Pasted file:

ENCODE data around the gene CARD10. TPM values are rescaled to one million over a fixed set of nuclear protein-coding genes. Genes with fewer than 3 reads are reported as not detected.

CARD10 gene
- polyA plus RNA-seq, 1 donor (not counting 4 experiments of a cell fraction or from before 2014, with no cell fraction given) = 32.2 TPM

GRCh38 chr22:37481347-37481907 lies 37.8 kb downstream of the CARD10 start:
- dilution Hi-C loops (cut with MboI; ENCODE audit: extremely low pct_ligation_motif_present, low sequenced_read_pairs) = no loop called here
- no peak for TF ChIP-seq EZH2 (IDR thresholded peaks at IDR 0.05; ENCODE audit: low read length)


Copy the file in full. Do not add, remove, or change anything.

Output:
ENCODE data around the gene CARD10. TPM values are rescaled to one million over a fixed set of nuclear protein-coding genes. Genes with fewer than 3 reads are reported as not detected.

CARD10 gene
- polyA plus RNA-seq, 1 donor (not counting 4 experiments of a cell fraction or from before 2014, with no cell fraction given) = 32.2 TPM

GRCh38 chr22:37481347-37481907 lies 37.8 kb downstream of the CARD10 start:
- dilution Hi-C loops (cut with MboI; ENCODE audit: extremely low pct_ligation_motif_present, low sequenced_read_pairs) = no loop called here
- no peak for TF ChIP-seq EZH2 (IDR thresholded peaks at IDR 0.05; ENCODE audit: low read length)